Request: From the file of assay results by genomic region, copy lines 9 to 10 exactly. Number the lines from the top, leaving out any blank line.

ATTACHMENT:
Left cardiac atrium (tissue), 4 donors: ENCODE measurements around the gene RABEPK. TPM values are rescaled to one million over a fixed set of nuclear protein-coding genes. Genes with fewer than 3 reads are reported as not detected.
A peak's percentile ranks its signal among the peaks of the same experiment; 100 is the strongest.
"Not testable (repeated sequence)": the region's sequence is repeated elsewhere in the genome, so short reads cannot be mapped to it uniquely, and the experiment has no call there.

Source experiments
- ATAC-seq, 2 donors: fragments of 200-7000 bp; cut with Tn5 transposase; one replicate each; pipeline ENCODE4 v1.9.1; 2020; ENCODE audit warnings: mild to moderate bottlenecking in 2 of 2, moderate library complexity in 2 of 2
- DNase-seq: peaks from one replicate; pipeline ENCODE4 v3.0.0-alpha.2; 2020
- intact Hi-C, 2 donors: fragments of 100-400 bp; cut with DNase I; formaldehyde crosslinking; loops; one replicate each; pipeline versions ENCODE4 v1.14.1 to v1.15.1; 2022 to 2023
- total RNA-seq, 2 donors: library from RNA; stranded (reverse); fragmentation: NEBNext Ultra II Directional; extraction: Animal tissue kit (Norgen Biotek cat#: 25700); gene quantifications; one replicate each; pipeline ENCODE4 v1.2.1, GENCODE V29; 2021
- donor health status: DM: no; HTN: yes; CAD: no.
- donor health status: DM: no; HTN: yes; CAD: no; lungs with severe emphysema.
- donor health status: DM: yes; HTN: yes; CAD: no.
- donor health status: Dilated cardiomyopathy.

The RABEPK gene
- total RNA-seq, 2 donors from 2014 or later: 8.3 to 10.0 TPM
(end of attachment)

- donor health status: DM: no; HTN: yes; CAD: no.
- donor health status: DM: no; HTN: yes; CAD: no; lungs with severe emphysema.